[27] On the concept of interculturality cf., inter alia,: Peter V. Zima (Ed.): Vergleichende Wissenschaften . Interdisziplininarität und Interkulturalität in den Komparaistiken. Tübingen 2000.

[28] Cf. Michael Kessler/Jürgen Wertheimer (Eds.): Multikulturalität. Tendenzen, Probleme, Operspektiven. Tübingen 1995.

[29] Cf. Pascal Nicklas: Literaturwissenschaft als Kulturwissenschaft? In: Komparatistik. Jahrbuch der DGAVL, 2004/2005.

[30] On the topic literary studies/cultural studies cf., inter alia, Reinhold Görling:Komparatistik und/als interkulturelle Theoriebildung zu Beginn des 21. Jahrhunderts. Innsbruck et al. 2001, 283-296.

[31] Elke Sturm-Trigonakis, in Zymner/Hölter 184-186, here 185.

[32] Ulrich Weisstein: Einführung in die Vergleichende Literaturwissenschaft. Stuttgart et al. 1968; Hugo Dyserinck: Komparatistik. Eine Einführung. Bonn 1977; Zoran Konstantinović: Vergleichende Literaturwissenschaft. Frankf./M. Et al. 1988; Hendrik Birus (Hg.): Germanistik und Komparatistik. Stuttgart/Weimar 1995.

[33]Cf. Annette Simonis (Ed.): Intermedialität und Kulturaustausch: Beobachtungen im Spannungsfeld von Künsten und Medien. Bielefeld 2009.

[34] Rüdiger Zymner/Achim Hölter (Eds.): Handbuch Komparatistik. Theorien, Arbeitsfelder, Wissenspraxis. Stuttgart/Weimar 2013, here, especially Abteilung E (“Ansätze der literaturwissenschaftlichen Komparatistik,“ 227-261).

[35] Cf. Monika Schmitz-Emans: Literaturwissenschaft und Intermedialität. In: Komparatistik. Jahrbuch der Deutschen Gesellschaft für Allgemeine und Vergleichende Literaturwissenschaft 2004/200.Eds. Monika Schmitz-Emans und Uwe Lindemann. Heidelberg 2005,  103-115.

[36] Cf. Steven Paul Scher (Ed.): Literatur und Musik. Ein Handbuch zur Theorie und Praxis eines komparatistischen Grenzgebietes. Berlin 1984.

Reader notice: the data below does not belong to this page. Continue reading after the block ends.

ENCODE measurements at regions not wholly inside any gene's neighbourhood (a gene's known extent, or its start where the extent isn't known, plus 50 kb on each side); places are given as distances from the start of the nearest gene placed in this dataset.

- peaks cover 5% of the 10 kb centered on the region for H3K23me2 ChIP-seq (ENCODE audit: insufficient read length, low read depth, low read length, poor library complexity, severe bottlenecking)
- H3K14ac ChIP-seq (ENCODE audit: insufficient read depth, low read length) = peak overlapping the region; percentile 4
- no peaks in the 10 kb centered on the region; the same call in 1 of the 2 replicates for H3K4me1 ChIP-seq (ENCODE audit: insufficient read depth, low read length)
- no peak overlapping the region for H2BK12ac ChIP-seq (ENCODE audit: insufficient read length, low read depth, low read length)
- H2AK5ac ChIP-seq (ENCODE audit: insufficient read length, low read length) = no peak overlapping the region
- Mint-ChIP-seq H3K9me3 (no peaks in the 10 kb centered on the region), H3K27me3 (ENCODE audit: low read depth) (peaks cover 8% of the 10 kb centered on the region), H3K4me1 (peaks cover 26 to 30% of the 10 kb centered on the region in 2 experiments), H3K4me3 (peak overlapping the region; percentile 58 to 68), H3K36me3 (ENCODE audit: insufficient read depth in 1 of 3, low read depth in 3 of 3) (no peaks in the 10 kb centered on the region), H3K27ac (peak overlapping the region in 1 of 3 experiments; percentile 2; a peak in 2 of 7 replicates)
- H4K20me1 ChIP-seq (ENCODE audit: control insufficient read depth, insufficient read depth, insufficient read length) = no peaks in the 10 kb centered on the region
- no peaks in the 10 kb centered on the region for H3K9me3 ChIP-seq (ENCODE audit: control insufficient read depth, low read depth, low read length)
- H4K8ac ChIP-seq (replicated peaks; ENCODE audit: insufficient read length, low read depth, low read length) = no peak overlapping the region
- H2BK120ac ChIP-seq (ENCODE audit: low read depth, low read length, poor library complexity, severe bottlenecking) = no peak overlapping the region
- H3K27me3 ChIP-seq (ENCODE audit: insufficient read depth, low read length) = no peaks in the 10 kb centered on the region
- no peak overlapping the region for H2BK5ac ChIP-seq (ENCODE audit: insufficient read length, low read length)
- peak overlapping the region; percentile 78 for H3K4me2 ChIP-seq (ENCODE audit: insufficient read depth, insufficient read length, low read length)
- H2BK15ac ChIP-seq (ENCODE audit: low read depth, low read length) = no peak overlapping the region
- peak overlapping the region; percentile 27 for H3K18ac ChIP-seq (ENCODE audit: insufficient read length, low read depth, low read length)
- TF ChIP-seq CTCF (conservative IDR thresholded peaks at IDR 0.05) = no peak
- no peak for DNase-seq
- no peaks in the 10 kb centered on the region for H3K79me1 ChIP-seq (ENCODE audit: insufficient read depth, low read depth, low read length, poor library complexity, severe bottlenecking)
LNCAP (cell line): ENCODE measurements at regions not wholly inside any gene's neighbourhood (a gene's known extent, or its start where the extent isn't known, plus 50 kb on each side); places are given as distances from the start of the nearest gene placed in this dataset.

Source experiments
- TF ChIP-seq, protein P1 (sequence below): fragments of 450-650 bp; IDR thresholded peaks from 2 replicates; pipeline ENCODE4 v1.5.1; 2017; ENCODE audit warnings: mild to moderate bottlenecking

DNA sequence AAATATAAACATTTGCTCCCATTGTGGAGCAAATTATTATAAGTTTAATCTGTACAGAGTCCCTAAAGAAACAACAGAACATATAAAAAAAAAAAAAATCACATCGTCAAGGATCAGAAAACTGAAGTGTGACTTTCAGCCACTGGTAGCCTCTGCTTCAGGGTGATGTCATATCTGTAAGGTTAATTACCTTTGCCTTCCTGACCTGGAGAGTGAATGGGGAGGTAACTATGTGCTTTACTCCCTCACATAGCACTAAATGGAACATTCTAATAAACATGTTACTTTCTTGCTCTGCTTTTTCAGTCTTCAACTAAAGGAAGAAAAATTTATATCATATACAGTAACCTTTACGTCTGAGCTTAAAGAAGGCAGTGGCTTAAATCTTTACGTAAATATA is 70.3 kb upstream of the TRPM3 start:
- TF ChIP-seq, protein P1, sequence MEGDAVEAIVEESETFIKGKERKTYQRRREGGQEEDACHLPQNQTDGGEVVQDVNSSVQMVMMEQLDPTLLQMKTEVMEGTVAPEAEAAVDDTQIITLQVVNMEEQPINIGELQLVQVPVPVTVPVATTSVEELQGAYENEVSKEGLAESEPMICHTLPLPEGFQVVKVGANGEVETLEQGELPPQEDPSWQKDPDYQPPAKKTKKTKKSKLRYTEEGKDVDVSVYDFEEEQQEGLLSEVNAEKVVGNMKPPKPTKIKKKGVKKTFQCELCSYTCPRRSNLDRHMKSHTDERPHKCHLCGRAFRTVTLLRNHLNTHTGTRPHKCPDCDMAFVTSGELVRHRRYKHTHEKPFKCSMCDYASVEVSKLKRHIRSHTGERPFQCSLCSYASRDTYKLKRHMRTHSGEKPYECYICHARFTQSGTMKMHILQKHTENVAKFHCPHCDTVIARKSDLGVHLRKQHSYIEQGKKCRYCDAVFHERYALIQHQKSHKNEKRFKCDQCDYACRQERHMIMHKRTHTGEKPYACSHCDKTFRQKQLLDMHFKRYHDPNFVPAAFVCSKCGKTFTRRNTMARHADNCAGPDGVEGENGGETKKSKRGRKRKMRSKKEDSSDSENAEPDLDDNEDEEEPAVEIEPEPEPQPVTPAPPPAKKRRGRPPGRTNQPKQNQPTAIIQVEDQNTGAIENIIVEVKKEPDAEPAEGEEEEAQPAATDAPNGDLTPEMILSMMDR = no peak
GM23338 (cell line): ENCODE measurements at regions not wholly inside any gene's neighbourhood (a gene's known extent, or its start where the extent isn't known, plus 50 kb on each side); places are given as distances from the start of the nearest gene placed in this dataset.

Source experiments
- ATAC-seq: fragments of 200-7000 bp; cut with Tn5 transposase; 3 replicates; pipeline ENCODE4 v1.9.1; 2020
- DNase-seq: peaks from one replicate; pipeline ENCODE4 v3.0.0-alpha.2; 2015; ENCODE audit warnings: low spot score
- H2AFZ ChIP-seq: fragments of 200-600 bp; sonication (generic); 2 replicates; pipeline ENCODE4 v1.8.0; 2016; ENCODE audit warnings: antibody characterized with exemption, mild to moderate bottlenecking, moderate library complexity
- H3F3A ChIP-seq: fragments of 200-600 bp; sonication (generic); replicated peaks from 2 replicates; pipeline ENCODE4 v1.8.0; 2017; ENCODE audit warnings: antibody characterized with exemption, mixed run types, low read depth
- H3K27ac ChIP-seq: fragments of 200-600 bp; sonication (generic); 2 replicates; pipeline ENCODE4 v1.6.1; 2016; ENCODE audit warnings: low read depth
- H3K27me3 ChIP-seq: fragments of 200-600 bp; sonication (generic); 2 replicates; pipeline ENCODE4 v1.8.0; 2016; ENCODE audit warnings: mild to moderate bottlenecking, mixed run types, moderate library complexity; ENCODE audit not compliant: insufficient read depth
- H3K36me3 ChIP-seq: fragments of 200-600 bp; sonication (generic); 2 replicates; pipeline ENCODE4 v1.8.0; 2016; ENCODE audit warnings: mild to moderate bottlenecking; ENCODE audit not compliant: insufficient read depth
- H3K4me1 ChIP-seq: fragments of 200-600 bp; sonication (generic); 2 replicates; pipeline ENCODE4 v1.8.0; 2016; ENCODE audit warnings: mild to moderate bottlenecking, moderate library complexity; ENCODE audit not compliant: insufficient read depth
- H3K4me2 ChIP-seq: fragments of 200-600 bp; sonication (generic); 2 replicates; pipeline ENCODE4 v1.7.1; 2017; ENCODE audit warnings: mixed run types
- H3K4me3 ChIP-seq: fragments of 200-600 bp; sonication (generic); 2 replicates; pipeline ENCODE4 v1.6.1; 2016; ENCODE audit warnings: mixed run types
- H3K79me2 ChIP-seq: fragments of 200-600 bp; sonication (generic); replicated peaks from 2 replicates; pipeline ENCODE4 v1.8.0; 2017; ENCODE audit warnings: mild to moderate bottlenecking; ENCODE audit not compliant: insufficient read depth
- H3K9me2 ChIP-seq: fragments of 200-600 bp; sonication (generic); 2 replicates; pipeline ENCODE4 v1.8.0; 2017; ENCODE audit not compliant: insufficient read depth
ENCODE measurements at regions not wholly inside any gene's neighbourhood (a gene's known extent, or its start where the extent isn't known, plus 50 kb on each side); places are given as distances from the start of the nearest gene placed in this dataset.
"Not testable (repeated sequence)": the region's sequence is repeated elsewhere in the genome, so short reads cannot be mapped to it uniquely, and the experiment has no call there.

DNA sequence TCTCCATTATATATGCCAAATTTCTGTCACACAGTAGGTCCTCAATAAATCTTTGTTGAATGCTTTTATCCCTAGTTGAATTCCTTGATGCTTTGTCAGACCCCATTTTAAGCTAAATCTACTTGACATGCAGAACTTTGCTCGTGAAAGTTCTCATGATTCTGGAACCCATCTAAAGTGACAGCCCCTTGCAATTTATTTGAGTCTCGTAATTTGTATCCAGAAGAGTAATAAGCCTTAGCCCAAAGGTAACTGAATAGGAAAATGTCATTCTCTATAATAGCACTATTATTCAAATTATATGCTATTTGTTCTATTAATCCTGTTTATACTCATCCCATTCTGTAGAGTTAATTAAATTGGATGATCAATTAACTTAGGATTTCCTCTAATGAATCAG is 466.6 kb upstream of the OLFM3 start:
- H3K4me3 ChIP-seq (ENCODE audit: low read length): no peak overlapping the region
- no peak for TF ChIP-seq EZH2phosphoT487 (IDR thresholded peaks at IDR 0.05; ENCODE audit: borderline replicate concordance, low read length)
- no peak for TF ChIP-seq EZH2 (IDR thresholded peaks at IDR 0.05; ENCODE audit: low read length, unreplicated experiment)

[37] Cf. Ulrich Weisstein (Ed.): Literatur und bildende Kunst. Ein Handbuch zur Theorie und Praxis eines komparatistischen Grenzgebietes. Berlin 1992.

[38] Cf. Maria Moog-Grünewald/Christoph Rodiek (Eds.): Dialog der Künste – Intermediale Fallstudien zur Literatur des 19. und 20. Jahrhunderts. Bern et al. 1989.

[39] Albert Gier/Gerold W. Gruber (Eds.) Musik und Literatur. Komparatistische Studien zur Strukturverwandtschaft. Frankf/M. u.a. 1995; Walter Bernhart / Steven Paul Scher / Werner Wolf: Word and Music Studies. Defining the Field. Proceedings of the First International Conference on Word and Music Studies at Graz 1997. Amsterdam/Atlanta 1999; Joachim Grage (Ed.): Literatur und Musik in der klassischen Moderne. Mediale Konzeptionen und intermediale Poetologien. Würzburg 2006; Winfried Eckel: Ut musica Poesis. Die Literatur der Moderne aus dem Geist der Musik. Paderborn 2015.

[40] Cf. Claus Clüver:  Inter textus / Inter artes / Inter media. In: Komparatistik. Jahrbuch der Deutschen Gesellschaft für Allgemeine und Vergleichende Literaturwissenschaft 2000/2001, 14-50.

[41] Cf. Peter V. Zima (Ed): Literatur Intermedial. Musik - Malerei - Photographie - Film. Darmstadt 1995; Jörg Helbig (Ed..): Intermedialität: Theorie und Praxis eines interdisziplinären Forschungsgebiets. Berlin 1998. Here, inter alia, Werner Wolf: “’The musicalisation of fiction’: Versuche intermedialer Grenzüberschreitung zwischen Musik und Literatur im englischen Erzählen des 19. und 20. Jahrhunderts.  133-164; Herbert Foltinek/Christoph Leitgeb (Eds.): Literaturwissenschaft: intermedial – interdisziplinär. Vienna 2002.

[42] Cf.. also Maria Moog-Grünewald: Ästhetik und Allgemeine Kunstwissenschaft. Überlegungen zu einer Erneuerung der ‘comparative arts’ im Anschluss an Max Dessoir. In: Comparatio 2 (2010), 101-107.

[43] Cf. Achim Hölter/Monika Schmitz/Emans (Eds.): Literaturgeschichte und Bildmedien. Heidelberg 2015.

[44] On the topic history and poetics of knowledge cf. Bernadette Maalinowski/Michael Ostheimer: “Komparatistik und Wissenspoetik“ in. Zymner/Hölter, 256-261.

[45]Especially useful as a survey is: Roland Borgards, Harald Neumeyer, Nicolas Pethes, Yvonne Wübben (Eds.): Literatur und Wissen. Ein interdisziplinäres Handbuch. Stuttgart/Weimar 2013.; Nicolas Pethes: Literatur- und Wissenschaftsgeschichte. Ein Forschungsbericht. In IASL 28, 2003, 181-231;  Further: Monika Schmitz-Emans, Kai Lars Fischer, Christoph Benjamin Schulz (Eds.): Alphabet, Lexikographik und Enzyklopädistik. Historische Konzepte und literarisch-künstlerische Verfahren. Hildesheim/Zürich/New York (Olms) 2012, 7-26.

[46] Cf. Marcus Krause/Nicolas Pethes (Eds.): Literarische Experimentalkulturen. Poetologien des Experiments im 19. Jahrhundert. Würzburg 2005; Cf. Michael Gamper (Ed.): Experiment und Literatur. Themen, Methoden, Theorien. Göttingen 2010.

[47] Cf. inter alia. Pascal Nicklas: Die Beständigkeit des Wandels. Metamorphosen in Literatur und Wissenschaft. Hildesheim 2002; Annette Simonis/Linda Simonis (Eds.): Kulturen des Vergleichs. Beiträge zur Literaturtheorie und Wissenspoetik Vol. 7. Heidelberg (Winter) 2016.